Joanne Esch and Andrea Bowens-Jones
It’s hard to ignore the trendy headlines and wide range of reactions and emotions related to the topic of “quiet quitting.” The conversation points to two pressing concerns: worker (dis)engagement in corporate cultures, and employer anxiety about remote work and perceived low productivity that some have termed “productivity paranoia.”
When unenthusiastic workers began sharing stories about separating their identities from their work, prioritizing “work-life balance” over career ambition, and choosing to do the bare minimum, it provoked a strong reaction from bosses who feared an epidemic of remote workers doing less than the bare minimum.
Although this notion of “quiet quitting” is nothing new, in the context of a changing workforce it does point to a much-needed conversation about workplace culture, identity, inclusivity, and a reconfiguring of what work productivity can look like and how it can be assessed.
What can be learned from research? Let’s start with some recent indicators of productivity and engagement among remote and hybrid workers.
Microsoft reported that 87% of the rank and file say they’re just as productive at home, but 85% of leaders say the shift to hybrid work has made it challenging to have confidence their employees are being productive (Work Trend Index Pulse survey of 20,000 knowledge workers).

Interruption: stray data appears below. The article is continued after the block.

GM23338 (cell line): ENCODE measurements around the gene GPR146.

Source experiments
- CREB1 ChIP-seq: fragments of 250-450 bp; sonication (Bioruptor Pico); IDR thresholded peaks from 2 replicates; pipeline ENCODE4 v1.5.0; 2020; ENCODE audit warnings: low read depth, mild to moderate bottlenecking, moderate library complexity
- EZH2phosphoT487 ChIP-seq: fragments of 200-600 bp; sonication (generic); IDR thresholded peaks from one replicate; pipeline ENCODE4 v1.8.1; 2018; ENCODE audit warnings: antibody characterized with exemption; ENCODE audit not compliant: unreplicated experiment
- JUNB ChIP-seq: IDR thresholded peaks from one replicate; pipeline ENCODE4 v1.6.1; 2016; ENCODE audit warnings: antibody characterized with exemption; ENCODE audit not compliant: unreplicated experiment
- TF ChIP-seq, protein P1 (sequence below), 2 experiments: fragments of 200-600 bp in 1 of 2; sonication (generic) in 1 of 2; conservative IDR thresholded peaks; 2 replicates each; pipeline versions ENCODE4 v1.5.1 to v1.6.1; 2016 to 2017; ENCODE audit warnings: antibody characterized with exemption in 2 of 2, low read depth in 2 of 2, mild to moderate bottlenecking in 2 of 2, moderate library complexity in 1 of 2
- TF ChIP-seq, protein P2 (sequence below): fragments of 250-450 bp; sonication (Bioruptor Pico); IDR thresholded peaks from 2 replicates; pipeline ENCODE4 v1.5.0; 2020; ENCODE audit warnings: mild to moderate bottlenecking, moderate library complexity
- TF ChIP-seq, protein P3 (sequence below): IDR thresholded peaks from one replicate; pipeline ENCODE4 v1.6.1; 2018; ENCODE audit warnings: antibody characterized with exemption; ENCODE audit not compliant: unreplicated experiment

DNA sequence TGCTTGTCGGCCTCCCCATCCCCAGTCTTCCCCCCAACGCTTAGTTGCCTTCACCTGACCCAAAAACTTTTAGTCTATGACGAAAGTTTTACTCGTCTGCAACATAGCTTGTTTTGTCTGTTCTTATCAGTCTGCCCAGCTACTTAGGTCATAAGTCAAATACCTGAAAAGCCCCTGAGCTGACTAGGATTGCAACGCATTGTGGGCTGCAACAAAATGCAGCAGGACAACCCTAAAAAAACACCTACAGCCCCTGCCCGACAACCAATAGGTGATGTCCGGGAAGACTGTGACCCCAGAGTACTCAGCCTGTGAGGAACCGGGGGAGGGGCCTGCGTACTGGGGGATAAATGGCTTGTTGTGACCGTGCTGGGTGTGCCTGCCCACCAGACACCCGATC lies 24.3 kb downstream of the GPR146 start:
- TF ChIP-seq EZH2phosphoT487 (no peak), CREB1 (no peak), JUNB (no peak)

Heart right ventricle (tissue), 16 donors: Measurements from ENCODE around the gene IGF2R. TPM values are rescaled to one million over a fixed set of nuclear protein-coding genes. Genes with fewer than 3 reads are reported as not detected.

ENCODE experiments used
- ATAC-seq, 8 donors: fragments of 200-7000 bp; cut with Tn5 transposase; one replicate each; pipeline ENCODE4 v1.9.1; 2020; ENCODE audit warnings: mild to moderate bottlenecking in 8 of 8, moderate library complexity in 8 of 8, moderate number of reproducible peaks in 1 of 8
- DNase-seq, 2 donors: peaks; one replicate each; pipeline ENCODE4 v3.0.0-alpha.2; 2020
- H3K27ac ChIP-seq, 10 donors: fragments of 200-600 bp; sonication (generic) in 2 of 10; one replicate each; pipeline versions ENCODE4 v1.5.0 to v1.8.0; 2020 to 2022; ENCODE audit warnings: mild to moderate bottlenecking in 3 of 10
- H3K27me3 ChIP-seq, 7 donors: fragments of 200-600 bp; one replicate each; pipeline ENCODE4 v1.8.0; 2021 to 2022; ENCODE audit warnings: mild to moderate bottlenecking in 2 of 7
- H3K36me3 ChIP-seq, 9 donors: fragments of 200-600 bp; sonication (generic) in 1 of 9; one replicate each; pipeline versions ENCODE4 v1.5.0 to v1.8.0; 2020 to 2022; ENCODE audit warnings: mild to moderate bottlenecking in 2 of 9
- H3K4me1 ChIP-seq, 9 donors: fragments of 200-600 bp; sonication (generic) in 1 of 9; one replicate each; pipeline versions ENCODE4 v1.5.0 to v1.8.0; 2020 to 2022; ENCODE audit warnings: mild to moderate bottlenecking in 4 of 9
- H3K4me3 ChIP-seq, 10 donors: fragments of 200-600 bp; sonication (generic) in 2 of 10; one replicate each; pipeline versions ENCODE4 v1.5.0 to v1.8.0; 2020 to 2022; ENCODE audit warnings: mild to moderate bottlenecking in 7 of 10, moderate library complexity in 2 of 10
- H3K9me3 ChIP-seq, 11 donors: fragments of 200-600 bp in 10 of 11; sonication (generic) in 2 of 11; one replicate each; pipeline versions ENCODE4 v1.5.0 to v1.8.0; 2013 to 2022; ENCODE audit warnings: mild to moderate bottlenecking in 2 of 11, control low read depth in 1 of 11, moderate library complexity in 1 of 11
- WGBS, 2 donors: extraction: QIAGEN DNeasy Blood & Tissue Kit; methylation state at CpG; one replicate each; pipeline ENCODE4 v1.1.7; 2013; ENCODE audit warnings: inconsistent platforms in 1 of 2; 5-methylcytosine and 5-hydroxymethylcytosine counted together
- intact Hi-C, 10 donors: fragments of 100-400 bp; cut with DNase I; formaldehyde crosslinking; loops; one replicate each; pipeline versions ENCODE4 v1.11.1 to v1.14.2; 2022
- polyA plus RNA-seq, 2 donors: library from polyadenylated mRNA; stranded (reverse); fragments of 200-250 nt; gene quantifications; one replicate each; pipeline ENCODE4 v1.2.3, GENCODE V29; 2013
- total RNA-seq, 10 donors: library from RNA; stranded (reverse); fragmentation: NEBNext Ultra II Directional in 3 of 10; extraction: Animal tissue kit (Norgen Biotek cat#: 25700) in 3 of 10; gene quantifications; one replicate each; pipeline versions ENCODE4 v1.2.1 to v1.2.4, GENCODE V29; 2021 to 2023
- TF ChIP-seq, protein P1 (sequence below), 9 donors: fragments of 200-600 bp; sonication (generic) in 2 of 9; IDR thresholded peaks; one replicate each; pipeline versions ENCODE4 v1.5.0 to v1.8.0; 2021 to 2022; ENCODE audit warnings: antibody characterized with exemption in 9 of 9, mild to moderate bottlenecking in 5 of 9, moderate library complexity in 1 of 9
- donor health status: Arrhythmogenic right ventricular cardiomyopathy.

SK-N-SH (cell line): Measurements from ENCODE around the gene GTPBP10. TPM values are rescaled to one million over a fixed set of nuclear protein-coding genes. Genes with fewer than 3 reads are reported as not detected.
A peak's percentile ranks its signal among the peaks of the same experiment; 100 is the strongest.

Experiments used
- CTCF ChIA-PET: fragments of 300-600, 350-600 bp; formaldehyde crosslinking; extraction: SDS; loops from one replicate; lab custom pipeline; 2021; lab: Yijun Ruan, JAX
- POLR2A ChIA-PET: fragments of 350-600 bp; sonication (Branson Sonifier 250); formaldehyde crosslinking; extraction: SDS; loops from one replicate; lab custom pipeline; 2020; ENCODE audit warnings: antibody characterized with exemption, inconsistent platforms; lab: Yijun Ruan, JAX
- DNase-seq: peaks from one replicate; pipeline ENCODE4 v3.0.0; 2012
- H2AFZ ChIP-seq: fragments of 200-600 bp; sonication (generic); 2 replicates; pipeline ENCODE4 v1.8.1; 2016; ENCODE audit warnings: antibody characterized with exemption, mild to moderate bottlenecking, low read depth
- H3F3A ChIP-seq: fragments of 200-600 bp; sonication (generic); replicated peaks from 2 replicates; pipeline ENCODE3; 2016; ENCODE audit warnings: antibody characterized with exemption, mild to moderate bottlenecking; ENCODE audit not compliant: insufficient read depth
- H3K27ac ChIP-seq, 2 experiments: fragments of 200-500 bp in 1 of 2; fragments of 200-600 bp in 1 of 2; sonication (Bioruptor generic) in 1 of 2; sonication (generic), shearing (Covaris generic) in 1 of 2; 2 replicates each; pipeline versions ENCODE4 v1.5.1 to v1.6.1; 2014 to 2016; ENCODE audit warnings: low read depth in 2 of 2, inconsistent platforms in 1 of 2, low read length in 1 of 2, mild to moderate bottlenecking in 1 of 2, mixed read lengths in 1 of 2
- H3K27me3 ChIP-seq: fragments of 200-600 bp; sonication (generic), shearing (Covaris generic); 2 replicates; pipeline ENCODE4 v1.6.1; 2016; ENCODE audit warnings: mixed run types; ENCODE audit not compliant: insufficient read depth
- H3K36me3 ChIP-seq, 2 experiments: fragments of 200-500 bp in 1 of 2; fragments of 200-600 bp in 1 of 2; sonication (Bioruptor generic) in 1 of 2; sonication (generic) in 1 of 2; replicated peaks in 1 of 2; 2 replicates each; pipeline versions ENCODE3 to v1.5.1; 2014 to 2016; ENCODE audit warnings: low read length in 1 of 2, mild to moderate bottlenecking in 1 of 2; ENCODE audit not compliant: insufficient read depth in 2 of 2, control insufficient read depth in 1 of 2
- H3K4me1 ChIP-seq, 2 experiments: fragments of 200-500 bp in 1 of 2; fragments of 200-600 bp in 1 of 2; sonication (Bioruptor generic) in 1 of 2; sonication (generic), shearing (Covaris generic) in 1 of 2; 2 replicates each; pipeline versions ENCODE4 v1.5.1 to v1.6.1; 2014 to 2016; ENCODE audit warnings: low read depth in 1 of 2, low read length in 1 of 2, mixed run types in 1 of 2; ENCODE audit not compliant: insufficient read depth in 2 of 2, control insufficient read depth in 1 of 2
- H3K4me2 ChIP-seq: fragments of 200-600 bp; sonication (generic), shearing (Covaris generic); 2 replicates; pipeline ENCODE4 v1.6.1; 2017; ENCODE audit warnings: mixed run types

Meanwhile, Microsoft says, office 365 data suggests greater productivity — more hours worked, more meetings, more multitasking.
In another large survey, 55% of respondents reported working more hours remotely than in the office (compared to only 12% who reported working fewer hours).
90% said they were as — or more — productive at home (OwlLabs, 2021 survey of 2,050 full-time workers).
Gallup reported a small overall increase in the ratio of “actively disengaged” to “engaged” workers in its most recent survey but found hybrid and remote workers to be more engaged than on-site workers.
Government data shows a slump in workforce-wide productivity in 2022, following decades of growth, and in the context of continued supply-chain disruptions and other unique economic circumstances.
In short, there is no evidence of reduced productivity or engagement among remote workers — if anything, the reverse is true. So we ought to dispense with the idea that remote work is a panacea for quiet quitters. There are some indications of a modest decrease in productivity and engagement workforce-wide, though this is not necessarily attributable to “quiet quitting.”
The missing focus in this conversation is attention to building inclusive cultures in technology organizations. In our research at NCWIT, we define culture as a “shared set of norms and values within an organization.” Unfortunately, we don’t all experience the same workplace culture. For example, women of color are denied access to opportunities, fight feelings of exclusion, fall victim to prove-it-again bias, and are left with more office housework tasks (see, e.g., Williams, Korn, & Ghani, 2022). As a result, they must work harder to be perceived as competent and receive the same level of respect as their peers. Thus, non-majority groups stand a far greater chance of being negatively impacted by “productivity paranoia” and other aspects of perceived “quiet quitting” in the workplace than majority groups.